As genetic engineering evolves, are non-GMO food labels meaningful?

| | October 3, 2018
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A group called the Information Technology and Innovation Foundation has petitioned the [FDA] to prohibit use of the term “Non-GMO” on food …. [T]he Non-GMO Project …. [created] a standard definition for foods that don’t contain GMOs. The initialism “GMO” stands for genetically modified organisms ….

In its petition, ITIF makes the definitional argument, questioning why the “apparently allowable ‘traditional cross-breeding methods’—are these ‘natural’ or not? If not, why are they not? …. why are they acceptable and the methods used to bioengineer ‘GMOs’ are not?” ….

With gene editing and other forms of genetic engineering now capturing the public’s attention, companies in the biotech space have an opportunity to clear up consumer confusion and provide some much needed context. Regulators are also grappling with definitions. As Mike Miille, CEO of the synthetic biology company Joyn Bio put it, “the semantics around some of this [language] is…evolving in real time.”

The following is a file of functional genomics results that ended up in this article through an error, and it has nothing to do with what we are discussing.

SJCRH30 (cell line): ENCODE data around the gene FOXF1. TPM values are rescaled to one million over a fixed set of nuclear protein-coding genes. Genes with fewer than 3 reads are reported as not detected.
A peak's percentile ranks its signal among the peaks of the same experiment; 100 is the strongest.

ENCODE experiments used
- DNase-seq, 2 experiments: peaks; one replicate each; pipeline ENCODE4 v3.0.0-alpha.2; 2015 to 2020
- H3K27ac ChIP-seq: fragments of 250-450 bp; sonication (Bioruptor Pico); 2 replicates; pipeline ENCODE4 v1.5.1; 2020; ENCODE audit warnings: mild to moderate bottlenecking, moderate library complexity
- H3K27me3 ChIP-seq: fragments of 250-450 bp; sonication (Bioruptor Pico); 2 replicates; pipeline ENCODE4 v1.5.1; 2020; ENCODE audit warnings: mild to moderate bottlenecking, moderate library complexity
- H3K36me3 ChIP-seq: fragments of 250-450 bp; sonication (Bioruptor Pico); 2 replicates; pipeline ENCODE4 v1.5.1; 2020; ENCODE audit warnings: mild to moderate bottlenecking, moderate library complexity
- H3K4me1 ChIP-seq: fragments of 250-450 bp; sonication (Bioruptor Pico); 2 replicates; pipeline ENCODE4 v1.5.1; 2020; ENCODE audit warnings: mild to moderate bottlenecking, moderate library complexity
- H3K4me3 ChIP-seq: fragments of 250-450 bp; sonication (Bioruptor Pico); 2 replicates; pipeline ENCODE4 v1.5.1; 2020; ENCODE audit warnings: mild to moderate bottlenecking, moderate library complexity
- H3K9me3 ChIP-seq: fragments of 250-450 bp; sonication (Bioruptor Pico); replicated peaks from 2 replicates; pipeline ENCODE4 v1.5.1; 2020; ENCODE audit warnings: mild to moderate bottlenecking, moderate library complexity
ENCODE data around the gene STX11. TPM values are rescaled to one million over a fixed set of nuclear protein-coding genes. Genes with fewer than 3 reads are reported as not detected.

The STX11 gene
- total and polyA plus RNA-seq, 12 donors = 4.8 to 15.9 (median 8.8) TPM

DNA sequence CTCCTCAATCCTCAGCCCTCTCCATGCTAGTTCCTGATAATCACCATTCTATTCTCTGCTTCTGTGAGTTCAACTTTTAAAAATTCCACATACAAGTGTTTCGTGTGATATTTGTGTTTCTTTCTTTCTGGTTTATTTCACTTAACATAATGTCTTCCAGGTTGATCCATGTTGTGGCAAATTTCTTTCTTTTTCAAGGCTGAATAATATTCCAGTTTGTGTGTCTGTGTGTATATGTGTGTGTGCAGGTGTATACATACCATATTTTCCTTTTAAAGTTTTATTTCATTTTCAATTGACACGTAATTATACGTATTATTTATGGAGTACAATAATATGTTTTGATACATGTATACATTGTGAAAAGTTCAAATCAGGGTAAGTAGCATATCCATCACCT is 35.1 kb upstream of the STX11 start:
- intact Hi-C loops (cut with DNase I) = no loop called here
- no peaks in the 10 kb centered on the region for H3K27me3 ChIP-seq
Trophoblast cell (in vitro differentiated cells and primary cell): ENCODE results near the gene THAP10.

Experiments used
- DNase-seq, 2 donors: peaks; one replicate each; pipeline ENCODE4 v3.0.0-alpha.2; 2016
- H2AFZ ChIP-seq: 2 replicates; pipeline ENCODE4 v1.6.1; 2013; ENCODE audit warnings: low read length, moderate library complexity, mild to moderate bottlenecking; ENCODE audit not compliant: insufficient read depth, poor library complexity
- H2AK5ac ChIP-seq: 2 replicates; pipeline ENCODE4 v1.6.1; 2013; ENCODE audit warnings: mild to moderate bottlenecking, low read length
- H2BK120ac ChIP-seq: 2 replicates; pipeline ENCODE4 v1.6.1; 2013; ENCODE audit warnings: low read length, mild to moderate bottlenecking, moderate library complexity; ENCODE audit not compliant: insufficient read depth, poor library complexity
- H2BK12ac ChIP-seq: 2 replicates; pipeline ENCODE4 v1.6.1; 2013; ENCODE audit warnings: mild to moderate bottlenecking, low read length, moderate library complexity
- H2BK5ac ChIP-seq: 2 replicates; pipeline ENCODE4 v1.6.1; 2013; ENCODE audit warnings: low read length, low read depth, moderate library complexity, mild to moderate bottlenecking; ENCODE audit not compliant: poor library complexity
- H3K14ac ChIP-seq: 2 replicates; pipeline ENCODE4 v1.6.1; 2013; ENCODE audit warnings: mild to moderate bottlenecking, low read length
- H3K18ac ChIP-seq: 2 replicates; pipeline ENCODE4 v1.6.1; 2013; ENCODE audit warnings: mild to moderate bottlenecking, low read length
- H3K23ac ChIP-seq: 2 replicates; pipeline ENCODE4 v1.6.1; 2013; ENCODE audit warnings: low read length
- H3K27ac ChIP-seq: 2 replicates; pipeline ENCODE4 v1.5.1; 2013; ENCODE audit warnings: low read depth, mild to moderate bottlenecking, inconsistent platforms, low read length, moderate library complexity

Related article:  Fake food news: Non-GMO Project sets standard for misleading consumers

The Non-GMO Project has no governmental authority and its non-GMO label isn’t a legally defined term …. and its third party certification system is based on standards of its own design …. But food labels have never suffered from a lack of vague, misleading terms [so] the FDA likely won’t be moved to take action. But as …. regulatory agencies revisit definitions of genetic engineering …. this could be the moment the FDA takes aim at non-GMO too.

Read full, original article: Time To Get Rid Of ‘Non-GMO’ Argues ‘Biotech-Backed’ Group

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